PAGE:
Sure, we all want NVIDIA's RTX 4090, but it's tough to stomach its $1,599 starting price (if you can even find it at that price) or its massive power demands. That leaves impatient PC gamers with only one other new NVIDIA option this year: the $1,199 RTX 4080 with 16GB of VRAM. While $400 isn't exactly a huge discount in the world of high-end PC gaming (certainly not as significant as the $899 12GB RTX 4080 that NVIDIA "unlaunched."), it may tempt some gamers.
After all, it's faster than the RTX 3080 Ti that launched at the same price earlier this year, and it works with NVIDIA's powerful new DLSS 3 upscaling technology (which is limited to 4000-series GPUs). If you can live without the bragging rights of having a 4090, the RTX 4080 is a powerful GPU that'll satisfy anyone who wants to game in 4K with ray tracing. For those stuck with lower resolution monitors, though, you're probably better off waiting for the eventual 4070 and 4060 cards, as well as AMD's upcoming RDNA 3 GPUs.
- Significantly faster than the 3080 Ti
- Excellent ray tracing performance
- DLSS 3 offers great upscaling
- Cool under load
- Still pretty expensive at $1199
- RTX 4090 steals its shine
Surprisingly enough, the RTX 4080 Founders Edition we reviewed shares the exact same design as the 4090. They both take up three PCI-e slots, sport massive vapor chambers, and they retain the unique pass-through fan design from NVIDIA's previous GPUs. I was expecting something a bit smaller, to be honest. At least the 4080 only needs three 8-pin PSU cables to function, whereas the 4090 demands four. (Both cards can also be powered by a single PCIe 5.0 PSU cable, but those power supplies are pretty rare at the moment.)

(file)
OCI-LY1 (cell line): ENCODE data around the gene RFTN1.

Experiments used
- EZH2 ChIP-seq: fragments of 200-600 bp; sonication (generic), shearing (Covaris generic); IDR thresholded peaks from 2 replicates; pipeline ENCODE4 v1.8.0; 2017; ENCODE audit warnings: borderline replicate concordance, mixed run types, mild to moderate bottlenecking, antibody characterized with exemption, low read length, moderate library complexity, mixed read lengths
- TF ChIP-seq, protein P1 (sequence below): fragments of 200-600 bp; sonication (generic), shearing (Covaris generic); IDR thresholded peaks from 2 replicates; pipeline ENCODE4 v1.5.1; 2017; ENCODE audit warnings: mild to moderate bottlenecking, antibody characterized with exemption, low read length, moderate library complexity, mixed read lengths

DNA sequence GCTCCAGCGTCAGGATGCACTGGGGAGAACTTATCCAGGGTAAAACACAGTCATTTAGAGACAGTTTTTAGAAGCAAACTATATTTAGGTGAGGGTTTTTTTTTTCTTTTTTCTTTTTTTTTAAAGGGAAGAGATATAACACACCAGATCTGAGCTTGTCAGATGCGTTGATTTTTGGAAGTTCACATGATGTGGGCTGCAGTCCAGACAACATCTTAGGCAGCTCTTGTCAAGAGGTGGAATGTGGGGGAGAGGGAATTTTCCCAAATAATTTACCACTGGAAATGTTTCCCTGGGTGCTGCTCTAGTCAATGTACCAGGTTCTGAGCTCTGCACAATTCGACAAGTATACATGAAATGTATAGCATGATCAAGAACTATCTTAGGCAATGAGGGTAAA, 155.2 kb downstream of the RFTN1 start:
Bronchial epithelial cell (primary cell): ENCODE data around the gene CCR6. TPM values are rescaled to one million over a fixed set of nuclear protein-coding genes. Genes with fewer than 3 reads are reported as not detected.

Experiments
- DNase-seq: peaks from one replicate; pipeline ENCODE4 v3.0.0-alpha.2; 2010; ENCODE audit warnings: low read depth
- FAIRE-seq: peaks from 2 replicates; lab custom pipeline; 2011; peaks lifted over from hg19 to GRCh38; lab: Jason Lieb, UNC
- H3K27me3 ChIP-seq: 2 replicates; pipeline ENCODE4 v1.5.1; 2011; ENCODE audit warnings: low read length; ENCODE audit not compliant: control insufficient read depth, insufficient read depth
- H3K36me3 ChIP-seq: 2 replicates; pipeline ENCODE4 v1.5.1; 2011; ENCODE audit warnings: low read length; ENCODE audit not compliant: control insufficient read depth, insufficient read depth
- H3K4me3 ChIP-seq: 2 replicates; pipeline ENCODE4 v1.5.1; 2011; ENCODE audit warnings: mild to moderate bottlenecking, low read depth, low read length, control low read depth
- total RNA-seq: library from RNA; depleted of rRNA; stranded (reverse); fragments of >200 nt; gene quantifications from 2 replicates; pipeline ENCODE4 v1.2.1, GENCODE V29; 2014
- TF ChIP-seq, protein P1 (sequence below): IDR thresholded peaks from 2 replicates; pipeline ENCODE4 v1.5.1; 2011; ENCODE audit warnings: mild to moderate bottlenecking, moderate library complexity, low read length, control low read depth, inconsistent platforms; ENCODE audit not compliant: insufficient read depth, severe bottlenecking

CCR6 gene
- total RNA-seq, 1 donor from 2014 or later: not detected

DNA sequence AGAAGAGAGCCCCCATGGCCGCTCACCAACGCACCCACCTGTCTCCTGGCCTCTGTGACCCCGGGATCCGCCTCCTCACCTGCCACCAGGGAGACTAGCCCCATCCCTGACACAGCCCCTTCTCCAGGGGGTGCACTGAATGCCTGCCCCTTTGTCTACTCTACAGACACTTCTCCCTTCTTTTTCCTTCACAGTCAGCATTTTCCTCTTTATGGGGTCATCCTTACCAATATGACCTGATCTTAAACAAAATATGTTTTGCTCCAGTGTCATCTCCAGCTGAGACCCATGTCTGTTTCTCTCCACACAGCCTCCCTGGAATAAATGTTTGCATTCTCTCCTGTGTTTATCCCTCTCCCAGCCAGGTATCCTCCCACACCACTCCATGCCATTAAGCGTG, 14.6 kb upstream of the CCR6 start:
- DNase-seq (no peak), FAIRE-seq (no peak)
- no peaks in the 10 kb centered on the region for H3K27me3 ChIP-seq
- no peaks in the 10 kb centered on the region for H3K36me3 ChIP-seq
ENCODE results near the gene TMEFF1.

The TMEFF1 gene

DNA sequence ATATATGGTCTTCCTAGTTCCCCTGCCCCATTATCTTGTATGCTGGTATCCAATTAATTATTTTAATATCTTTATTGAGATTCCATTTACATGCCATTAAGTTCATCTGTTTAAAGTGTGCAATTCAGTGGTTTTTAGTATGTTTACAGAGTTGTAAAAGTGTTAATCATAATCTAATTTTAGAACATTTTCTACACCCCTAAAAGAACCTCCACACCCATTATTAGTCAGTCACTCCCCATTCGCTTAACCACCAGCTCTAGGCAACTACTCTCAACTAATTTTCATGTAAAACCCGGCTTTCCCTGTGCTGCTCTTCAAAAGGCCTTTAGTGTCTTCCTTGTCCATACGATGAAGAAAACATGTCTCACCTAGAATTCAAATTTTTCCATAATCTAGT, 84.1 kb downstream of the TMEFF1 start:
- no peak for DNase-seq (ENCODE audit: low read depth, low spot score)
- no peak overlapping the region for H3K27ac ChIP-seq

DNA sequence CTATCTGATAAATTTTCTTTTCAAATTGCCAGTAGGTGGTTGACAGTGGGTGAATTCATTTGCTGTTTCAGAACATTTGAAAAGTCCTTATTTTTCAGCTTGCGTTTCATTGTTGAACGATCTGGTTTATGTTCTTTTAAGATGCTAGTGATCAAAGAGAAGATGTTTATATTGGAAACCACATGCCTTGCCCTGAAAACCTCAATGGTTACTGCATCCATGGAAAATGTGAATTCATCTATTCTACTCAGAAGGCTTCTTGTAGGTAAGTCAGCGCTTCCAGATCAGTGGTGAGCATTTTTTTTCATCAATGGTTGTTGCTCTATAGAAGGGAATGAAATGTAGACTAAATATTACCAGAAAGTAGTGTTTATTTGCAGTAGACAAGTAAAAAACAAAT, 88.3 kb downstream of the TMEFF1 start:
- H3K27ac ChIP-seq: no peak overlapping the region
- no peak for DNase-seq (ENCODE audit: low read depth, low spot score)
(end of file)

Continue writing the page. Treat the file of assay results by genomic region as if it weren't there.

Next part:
The 4080's power cables also hint at one of its major advantages: It has a 320-watt thermal design profile (TDP) and requires a 750W PSU, whereas the 4090 has a far more demanding 450W TDP. Unless you already have an 850W power supply, upgrading to the 4090 may involve getting a new unit and rewiring power throughout your entire system. These cards won't always use their maximum power loads, but you'll still need to be ready for the rare moments when they need more juice.
While it may look just like the 4090, the RTX 4080 is a dramatically different beast under the hood. It's powered by 9,728 CUDA cores, 16GB of GDDR6X VRAM and offers a base clock speed of 2.21GHz (with boost speeds to 2.51GHz). The 4090, on the other hand, has 16,384 CUDA cores, slightly higher clock speeds and a whopping 24GB of VRAM. Compared to the 3080 Ti, the 4080 wins out with NVIDIA's new Ada Lovelace architecture, significantly faster speeds and 4GB more VRAM. (The 3080 Ti technically has around 500 more CUDA cores, but they're also inherently slower and less efficient than NVIDIA's new platform.)